Friday, March 18, 2011

SOLS 18 of 31

I was a bit nervous about how it would be received, but I had to say it. I just couldn't let it go. So as soon as I had the chance, I took a deep breath and said, "Can I share an observation from Wednesday when I had a chance to be in your 7th grade class for a few minutes?"

"Please do!" My colleague exclaimed. His tone of voice and body language were clearly communicating an eagerness to learn and improve his teaching. Tat always amazes me. I have so much respect for Gary. He is older than me, is a full time pastor and a college professor. He has been teaching much longer than I have, yet he is always eager for input.

A student had been reading aloud to the class. This particular student "reads" very quickly. That is, he can say the words in the order they are printed. He doesn't always absorb what he is reading. When ever he has read aloud in my class, I make him slow down. On Wednesday when this student was reading in Gary's class, another student said, "Can you please slow down? I can't understand you." Speedy Reader replied, "You just have to follow along," and kept reading quickly. I was so delighted that the student had spoken up for his needs as a learner and heart sick that he had been shut down so rudely and Gary hadn't intervened.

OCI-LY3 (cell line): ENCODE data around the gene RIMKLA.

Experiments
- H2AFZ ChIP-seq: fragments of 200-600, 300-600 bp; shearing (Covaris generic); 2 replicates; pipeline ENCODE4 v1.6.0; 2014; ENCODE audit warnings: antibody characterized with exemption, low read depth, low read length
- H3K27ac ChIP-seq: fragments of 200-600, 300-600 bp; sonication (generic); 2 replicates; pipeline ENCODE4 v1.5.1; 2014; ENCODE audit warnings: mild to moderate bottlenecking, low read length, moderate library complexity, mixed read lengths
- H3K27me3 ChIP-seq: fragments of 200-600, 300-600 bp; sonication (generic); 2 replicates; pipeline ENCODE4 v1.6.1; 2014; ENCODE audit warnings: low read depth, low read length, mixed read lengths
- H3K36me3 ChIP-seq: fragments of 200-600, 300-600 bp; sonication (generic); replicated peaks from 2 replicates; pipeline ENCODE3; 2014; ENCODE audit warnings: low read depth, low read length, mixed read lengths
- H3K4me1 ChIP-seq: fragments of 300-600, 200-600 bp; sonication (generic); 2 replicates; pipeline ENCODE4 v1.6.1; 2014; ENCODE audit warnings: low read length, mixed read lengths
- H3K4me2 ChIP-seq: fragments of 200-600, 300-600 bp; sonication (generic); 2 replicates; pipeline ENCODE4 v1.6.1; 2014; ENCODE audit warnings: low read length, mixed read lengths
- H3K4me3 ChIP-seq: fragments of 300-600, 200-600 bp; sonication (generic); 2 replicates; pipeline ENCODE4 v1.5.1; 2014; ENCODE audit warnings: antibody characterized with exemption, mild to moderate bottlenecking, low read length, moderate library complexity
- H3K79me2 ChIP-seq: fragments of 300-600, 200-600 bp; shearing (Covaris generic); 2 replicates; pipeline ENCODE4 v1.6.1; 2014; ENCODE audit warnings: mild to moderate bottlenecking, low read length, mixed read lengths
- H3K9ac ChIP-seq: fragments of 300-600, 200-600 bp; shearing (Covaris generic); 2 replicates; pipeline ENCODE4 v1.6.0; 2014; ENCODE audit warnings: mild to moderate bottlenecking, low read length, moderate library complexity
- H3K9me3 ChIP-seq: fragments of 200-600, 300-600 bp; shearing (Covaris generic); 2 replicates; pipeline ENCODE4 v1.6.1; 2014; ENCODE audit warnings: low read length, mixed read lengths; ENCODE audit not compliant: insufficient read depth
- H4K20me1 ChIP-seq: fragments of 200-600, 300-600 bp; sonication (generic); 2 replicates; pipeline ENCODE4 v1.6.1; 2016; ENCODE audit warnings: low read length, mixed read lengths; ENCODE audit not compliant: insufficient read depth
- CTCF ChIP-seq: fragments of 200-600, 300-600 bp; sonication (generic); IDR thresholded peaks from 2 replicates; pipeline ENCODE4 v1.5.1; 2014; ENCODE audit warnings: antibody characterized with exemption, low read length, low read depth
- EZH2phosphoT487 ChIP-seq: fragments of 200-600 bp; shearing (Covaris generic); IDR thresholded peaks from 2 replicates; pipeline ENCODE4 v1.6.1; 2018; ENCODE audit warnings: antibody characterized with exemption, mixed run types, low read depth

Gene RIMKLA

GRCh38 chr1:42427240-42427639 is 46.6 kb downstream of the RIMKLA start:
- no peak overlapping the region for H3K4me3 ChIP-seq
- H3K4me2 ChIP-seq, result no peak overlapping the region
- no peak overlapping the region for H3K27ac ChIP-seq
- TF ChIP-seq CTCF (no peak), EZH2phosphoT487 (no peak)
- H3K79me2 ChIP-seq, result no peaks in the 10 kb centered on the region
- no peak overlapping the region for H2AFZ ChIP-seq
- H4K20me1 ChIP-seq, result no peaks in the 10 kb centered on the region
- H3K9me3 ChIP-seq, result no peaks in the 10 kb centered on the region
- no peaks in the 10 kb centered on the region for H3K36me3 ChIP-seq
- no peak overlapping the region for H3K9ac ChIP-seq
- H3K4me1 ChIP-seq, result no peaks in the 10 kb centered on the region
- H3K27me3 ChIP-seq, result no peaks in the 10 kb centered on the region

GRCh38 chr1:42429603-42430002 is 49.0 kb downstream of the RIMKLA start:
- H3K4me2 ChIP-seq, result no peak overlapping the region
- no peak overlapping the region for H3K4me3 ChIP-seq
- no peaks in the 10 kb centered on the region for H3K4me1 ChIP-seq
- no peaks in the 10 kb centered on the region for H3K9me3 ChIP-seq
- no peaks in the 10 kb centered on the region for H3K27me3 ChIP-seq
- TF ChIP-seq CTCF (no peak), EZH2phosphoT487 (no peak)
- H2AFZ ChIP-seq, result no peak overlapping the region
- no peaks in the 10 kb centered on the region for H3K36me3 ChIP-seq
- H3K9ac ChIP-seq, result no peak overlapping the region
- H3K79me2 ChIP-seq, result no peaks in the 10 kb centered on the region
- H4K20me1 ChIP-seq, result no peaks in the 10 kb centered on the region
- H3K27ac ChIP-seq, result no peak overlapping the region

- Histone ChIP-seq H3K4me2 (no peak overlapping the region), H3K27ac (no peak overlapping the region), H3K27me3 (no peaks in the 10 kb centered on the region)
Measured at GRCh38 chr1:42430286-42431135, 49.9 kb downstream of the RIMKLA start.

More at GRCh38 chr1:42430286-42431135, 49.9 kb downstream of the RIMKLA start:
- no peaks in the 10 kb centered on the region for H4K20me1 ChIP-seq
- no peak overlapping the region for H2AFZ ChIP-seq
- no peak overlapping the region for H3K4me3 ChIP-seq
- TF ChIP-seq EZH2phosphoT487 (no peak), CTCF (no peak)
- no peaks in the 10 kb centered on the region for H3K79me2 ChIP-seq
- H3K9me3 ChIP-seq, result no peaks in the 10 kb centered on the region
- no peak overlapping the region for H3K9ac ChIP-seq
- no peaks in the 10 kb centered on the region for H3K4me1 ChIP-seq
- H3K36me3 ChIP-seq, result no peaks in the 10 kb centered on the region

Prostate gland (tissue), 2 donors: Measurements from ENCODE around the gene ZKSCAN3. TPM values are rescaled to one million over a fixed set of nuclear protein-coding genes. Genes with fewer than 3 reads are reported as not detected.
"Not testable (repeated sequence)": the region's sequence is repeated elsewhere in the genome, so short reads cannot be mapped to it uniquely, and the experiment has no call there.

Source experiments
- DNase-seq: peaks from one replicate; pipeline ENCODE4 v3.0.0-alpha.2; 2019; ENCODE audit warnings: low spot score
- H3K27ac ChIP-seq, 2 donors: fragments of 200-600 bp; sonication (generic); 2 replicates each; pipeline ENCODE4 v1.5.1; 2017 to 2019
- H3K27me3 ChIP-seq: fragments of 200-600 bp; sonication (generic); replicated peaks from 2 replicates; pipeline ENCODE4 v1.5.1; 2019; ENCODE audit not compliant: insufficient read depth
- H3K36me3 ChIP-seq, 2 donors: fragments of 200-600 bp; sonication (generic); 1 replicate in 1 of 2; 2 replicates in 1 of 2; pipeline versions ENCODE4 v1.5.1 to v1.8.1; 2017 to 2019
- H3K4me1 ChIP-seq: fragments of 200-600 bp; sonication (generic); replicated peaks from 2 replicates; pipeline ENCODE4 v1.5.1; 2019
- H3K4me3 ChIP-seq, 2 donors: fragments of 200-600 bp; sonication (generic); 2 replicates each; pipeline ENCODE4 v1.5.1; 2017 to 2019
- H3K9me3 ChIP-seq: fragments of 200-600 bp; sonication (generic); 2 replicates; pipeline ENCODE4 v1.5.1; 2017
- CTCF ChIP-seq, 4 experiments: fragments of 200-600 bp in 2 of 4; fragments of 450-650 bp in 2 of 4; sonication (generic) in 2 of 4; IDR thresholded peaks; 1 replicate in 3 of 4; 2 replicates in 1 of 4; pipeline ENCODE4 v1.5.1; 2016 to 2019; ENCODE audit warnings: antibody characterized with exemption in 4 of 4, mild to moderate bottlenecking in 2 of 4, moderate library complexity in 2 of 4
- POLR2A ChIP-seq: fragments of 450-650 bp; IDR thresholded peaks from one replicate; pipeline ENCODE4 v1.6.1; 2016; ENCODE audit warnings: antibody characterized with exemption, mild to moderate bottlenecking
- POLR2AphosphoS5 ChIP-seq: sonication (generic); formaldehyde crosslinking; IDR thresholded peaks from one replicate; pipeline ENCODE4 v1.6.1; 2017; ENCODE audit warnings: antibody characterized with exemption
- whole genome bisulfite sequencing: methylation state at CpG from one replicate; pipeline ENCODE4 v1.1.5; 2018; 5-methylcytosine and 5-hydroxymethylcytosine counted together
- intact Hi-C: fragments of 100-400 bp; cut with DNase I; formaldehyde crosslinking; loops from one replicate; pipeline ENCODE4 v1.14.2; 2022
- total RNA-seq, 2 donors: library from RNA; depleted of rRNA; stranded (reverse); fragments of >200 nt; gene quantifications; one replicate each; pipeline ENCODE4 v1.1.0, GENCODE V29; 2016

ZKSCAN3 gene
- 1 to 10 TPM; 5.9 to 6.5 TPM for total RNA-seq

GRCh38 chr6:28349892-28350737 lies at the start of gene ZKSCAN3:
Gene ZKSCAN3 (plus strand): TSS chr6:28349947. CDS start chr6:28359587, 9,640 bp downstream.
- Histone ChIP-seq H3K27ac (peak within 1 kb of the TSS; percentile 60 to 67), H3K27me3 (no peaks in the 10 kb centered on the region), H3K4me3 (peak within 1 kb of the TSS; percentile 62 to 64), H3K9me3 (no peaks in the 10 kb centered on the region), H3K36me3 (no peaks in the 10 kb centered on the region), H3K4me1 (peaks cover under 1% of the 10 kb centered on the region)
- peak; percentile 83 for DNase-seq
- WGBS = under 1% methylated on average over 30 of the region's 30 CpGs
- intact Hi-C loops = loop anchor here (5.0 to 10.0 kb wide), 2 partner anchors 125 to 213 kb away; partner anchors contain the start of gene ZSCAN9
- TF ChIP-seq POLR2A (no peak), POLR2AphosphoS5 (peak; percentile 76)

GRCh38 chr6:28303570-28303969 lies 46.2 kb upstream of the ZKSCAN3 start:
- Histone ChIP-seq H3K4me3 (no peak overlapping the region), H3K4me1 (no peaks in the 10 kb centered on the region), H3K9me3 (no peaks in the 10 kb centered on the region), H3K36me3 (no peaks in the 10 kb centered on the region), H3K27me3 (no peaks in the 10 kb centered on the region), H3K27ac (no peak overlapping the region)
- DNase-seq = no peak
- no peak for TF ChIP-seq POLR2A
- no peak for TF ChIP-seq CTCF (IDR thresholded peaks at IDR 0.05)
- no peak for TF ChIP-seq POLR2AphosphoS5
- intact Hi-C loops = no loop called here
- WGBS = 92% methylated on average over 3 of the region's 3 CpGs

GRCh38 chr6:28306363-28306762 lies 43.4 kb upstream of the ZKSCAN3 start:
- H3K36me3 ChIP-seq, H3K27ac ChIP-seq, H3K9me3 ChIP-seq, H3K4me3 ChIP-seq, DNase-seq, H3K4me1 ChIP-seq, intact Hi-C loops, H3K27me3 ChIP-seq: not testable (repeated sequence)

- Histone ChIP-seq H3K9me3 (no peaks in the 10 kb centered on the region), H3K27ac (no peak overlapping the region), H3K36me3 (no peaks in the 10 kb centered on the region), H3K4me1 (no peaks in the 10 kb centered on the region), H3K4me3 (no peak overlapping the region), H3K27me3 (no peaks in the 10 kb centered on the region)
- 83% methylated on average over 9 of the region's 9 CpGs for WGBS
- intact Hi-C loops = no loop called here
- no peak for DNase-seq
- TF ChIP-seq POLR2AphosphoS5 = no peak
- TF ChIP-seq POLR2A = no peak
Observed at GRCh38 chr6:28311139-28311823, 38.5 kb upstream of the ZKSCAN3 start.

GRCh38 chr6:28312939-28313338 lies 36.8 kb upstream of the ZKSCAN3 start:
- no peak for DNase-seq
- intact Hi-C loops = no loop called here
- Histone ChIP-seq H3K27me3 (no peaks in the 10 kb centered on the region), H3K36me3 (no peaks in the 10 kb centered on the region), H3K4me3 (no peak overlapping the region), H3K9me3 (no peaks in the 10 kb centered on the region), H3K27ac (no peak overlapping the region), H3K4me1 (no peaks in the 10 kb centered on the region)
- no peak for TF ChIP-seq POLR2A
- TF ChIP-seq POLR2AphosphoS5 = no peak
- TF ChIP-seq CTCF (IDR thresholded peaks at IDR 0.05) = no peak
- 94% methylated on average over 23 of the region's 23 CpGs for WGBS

When Gary and I talked this morning, I explained what I had observed, the important teachable moment he had missed, and how he should handle the situation when it comes up next time. We talked about some other activities that he can use to reinforce literacy skills in his history class.

I love my coworkers and I enjoy working with them. I love that we can collaborate and that we can learn from each other. I wish that we got more time to actually work and plan together; we could be so much more effective!

1 comment:

  1. Good for you for speaking up. Good for him for accepting the constructive critism